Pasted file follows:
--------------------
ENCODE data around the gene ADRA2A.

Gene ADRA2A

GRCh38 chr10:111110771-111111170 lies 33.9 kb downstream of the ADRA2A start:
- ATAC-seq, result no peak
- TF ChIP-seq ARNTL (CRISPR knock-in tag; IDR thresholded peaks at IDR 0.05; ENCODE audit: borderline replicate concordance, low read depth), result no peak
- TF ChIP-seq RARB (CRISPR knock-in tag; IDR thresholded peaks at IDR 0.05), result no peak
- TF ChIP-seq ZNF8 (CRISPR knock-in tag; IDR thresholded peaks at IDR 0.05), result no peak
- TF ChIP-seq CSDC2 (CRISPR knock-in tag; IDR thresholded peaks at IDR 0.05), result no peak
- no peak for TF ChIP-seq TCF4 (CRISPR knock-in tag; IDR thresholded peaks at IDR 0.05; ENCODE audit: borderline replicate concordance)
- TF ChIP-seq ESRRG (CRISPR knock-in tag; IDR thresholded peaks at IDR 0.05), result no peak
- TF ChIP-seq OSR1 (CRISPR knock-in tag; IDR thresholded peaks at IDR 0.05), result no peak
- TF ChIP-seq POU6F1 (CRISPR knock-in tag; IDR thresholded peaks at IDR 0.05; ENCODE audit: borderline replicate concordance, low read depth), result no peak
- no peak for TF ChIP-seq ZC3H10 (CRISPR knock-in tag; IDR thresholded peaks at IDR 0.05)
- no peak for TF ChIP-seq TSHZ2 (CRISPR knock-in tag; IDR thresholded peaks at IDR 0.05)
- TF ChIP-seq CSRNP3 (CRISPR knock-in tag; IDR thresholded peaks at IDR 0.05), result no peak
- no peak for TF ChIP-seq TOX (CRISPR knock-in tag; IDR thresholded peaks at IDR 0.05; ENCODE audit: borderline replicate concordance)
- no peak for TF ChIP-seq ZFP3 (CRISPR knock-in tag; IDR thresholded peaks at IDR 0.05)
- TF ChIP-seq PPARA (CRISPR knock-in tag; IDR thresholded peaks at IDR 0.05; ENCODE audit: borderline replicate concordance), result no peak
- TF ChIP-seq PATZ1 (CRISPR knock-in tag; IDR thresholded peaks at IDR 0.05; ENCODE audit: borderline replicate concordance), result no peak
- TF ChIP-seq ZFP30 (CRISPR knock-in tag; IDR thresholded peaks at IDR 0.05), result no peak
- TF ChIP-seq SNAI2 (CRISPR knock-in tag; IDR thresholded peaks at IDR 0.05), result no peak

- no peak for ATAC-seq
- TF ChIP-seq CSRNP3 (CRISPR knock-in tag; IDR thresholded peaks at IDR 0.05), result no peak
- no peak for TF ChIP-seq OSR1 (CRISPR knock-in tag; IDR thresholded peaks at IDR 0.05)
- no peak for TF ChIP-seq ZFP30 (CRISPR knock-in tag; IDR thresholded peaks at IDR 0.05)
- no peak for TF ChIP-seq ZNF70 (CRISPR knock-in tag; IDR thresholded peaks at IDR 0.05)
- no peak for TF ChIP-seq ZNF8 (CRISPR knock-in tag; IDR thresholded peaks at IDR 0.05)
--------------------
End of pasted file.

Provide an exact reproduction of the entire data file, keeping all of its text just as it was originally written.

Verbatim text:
ENCODE data around the gene ADRA2A.

Gene ADRA2A

GRCh38 chr10:111110771-111111170 lies 33.9 kb downstream of the ADRA2A start:
- ATAC-seq, result no peak
- TF ChIP-seq ARNTL (CRISPR knock-in tag; IDR thresholded peaks at IDR 0.05; ENCODE audit: borderline replicate concordance, low read depth), result no peak
- TF ChIP-seq RARB (CRISPR knock-in tag; IDR thresholded peaks at IDR 0.05), result no peak
- TF ChIP-seq ZNF8 (CRISPR knock-in tag; IDR thresholded peaks at IDR 0.05), result no peak
- TF ChIP-seq CSDC2 (CRISPR knock-in tag; IDR thresholded peaks at IDR 0.05), result no peak
- no peak for TF ChIP-seq TCF4 (CRISPR knock-in tag; IDR thresholded peaks at IDR 0.05; ENCODE audit: borderline replicate concordance)
- TF ChIP-seq ESRRG (CRISPR knock-in tag; IDR thresholded peaks at IDR 0.05), result no peak
- TF ChIP-seq OSR1 (CRISPR knock-in tag; IDR thresholded peaks at IDR 0.05), result no peak
- TF ChIP-seq POU6F1 (CRISPR knock-in tag; IDR thresholded peaks at IDR 0.05; ENCODE audit: borderline replicate concordance, low read depth), result no peak
- no peak for TF ChIP-seq ZC3H10 (CRISPR knock-in tag; IDR thresholded peaks at IDR 0.05)
- no peak for TF ChIP-seq TSHZ2 (CRISPR knock-in tag; IDR thresholded peaks at IDR 0.05)
- TF ChIP-seq CSRNP3 (CRISPR knock-in tag; IDR thresholded peaks at IDR 0.05), result no peak
- no peak for TF ChIP-seq TOX (CRISPR knock-in tag; IDR thresholded peaks at IDR 0.05; ENCODE audit: borderline replicate concordance)
- no peak for TF ChIP-seq ZFP3 (CRISPR knock-in tag; IDR thresholded peaks at IDR 0.05)
- TF ChIP-seq PPARA (CRISPR knock-in tag; IDR thresholded peaks at IDR 0.05; ENCODE audit: borderline replicate concordance), result no peak
- TF ChIP-seq PATZ1 (CRISPR knock-in tag; IDR thresholded peaks at IDR 0.05; ENCODE audit: borderline replicate concordance), result no peak
- TF ChIP-seq ZFP30 (CRISPR knock-in tag; IDR thresholded peaks at IDR 0.05), result no peak
- TF ChIP-seq SNAI2 (CRISPR knock-in tag; IDR thresholded peaks at IDR 0.05), result no peak

- no peak for ATAC-seq
- TF ChIP-seq CSRNP3 (CRISPR knock-in tag; IDR thresholded peaks at IDR 0.05), result no peak
- no peak for TF ChIP-seq OSR1 (CRISPR knock-in tag; IDR thresholded peaks at IDR 0.05)
- no peak for TF ChIP-seq ZFP30 (CRISPR knock-in tag; IDR thresholded peaks at IDR 0.05)
- no peak for TF ChIP-seq ZNF70 (CRISPR knock-in tag; IDR thresholded peaks at IDR 0.05)
- no peak for TF ChIP-seq ZNF8 (CRISPR knock-in tag; IDR thresholded peaks at IDR 0.05)